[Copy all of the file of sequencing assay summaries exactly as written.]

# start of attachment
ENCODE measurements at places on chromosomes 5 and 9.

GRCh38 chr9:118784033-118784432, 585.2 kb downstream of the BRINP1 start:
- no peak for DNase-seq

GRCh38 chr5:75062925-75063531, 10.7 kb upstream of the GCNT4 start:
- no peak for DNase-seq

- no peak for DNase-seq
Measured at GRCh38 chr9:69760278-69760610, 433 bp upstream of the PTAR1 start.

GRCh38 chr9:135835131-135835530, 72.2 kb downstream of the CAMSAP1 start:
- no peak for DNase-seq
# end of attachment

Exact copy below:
ENCODE measurements at places on chromosomes 5 and 9.

GRCh38 chr9:118784033-118784432, 585.2 kb downstream of the BRINP1 start:
- no peak for DNase-seq

GRCh38 chr5:75062925-75063531, 10.7 kb upstream of the GCNT4 start:
- no peak for DNase-seq

- no peak for DNase-seq
Measured at GRCh38 chr9:69760278-69760610, 433 bp upstream of the PTAR1 start.

GRCh38 chr9:135835131-135835530, 72.2 kb downstream of the CAMSAP1 start:
- no peak for DNase-seq